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Contributor Information and Disclosures
Author

Andrew A Dahl, MD, FACS Assistant Professor of Surgery (Ophthalmology), New York College of Medicine (NYCOM); Director of Residency Ophthalmology Training, The Institute for Family Health and Mid-Hudson Family Practice Residency Program; Staff Ophthalmologist, Telluride Medical Center

Andrew A Dahl, MD, FACS is a member of the following medical societies: American Academy of Ophthalmology, American College of Surgeons, American Intraocular Lens Society, American Medical Association, American Society of Cataract and Refractive Surgery, Contact Lens Association of Ophthalmologists, Medical Society of the State of New York, New York State Ophthalmological Society, Outpatient Ophthalmic Surgery Society

Disclosure: Nothing to disclose.

Specialty Editor Board

Simon K Law, MD, PharmD Clinical Professor of Health Sciences, Department of Ophthalmology, Jules Stein Eye Institute, University of California, Los Angeles, David Geffen School of Medicine

Simon K Law, MD, PharmD is a member of the following medical societies: American Academy of Ophthalmology, Association for Research in Vision and Ophthalmology, American Glaucoma Society

Disclosure: Nothing to disclose.

R Christopher Walton, MD Professor, Director of Uveitis and Ocular Inflammatory Disease Service, Department of Ophthalmology, University of Tennessee College of Medicine

R Christopher Walton, MD is a member of the following medical societies: American Academy of Ophthalmology, Association for Research in Vision and Ophthalmology, Retina Society, American College of Healthcare Executives, American Uveitis Society

Disclosure: Nothing to disclose.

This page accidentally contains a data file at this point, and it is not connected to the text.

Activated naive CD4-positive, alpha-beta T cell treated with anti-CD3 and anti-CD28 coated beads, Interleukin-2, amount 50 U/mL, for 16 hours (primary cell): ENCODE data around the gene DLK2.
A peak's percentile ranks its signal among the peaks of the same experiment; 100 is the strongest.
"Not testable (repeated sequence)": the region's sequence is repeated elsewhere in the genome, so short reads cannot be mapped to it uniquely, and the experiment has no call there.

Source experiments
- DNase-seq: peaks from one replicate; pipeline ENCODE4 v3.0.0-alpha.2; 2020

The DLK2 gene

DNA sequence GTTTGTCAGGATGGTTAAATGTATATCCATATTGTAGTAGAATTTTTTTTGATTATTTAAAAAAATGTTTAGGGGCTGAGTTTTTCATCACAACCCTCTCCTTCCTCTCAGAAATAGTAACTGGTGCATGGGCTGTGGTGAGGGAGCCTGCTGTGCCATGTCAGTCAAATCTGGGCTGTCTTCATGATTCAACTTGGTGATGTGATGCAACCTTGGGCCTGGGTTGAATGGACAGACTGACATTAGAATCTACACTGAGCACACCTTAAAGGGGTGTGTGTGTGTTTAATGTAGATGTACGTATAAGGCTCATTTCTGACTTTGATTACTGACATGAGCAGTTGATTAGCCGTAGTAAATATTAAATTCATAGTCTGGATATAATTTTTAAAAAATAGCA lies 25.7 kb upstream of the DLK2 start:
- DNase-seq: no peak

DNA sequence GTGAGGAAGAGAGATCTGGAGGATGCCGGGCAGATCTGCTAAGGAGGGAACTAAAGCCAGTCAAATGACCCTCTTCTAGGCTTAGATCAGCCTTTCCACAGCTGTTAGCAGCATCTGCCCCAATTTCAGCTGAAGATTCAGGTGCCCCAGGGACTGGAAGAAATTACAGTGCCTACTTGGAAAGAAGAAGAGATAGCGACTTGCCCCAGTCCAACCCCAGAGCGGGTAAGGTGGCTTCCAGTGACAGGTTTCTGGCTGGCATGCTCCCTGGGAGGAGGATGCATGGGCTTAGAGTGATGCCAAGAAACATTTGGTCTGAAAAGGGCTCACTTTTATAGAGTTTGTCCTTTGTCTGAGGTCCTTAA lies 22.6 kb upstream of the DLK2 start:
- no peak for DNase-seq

Chief Editor

Hampton Roy, Sr, MD Associate Clinical Professor, Department of Ophthalmology, University of Arkansas for Medical Sciences

Hampton Roy, Sr, MD is a member of the following medical societies: American Academy of Ophthalmology, American College of Surgeons, Pan-American Association of Ophthalmology

Disclosure: Nothing to disclose.

Additional Contributors

Andrew A Dahl, MD, FACS Assistant Professor of Surgery (Ophthalmology), New York College of Medicine (NYCOM); Director of Residency Ophthalmology Training, The Institute for Family Health and Mid-Hudson Family Practice Residency Program; Staff Ophthalmologist, Telluride Medical Center

Andrew A Dahl, MD, FACS is a member of the following medical societies: American Academy of Ophthalmology, American College of Surgeons, American Intraocular Lens Society, American Medical Association, American Society of Cataract and Refractive Surgery, Contact Lens Association of Ophthalmologists, Medical Society of the State of New York, New York State Ophthalmological Society, Outpatient Ophthalmic Surgery Society

Disclosure: Nothing to disclose.

Acknowledgements

Abdullah Al-Fawaz, MD, FRCS Assistant Professor, Cornea and Uveitis Department, King Abdulaziz University Hospital, Department of Ophthalmology, King Saud University, Riyadh, Saudi Arabia

Abdullah Al-Fawaz, MD, FRCS is a member of the following medical societies: American Academy of Ophthalmology and Royal College of Physicians and Surgeons of Glasgow

Disclosure: Nothing to disclose.

Roger K George, MD, Director of Uveitis Service, Madigan Army Medical Center; Clinical Instructor, Department of Ophthalmology, Oregon Health and Sciences University

Disclosure: Nothing to disclose.

Ralph D Levinson, MD Associate Professor of Ophthalmology, Jules Stein Eye Institute at the David Geffen School of Medicine at UCLA

Ralph D Levinson, MD is a member of the following medical societies: American Academy of Ophthalmology, American Uveitis Society, Association for Research in Vision and Ophthalmology, and International Ocular Inflammation Society

Disclosure: Nothing to disclose.

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Granulomatous anterior uveitis with mutton-fat keratic precipitates on posterior corneal surface and Koeppe and Busacca nodules of the iris.
Granulomatous anterior uveitis with numerous Busacca nodules on the iris surface and a few mutton-fat keratic precipitates on the inferior aspect of the cornea.
Mutton-fat keratic precipitates in sarcoidosis.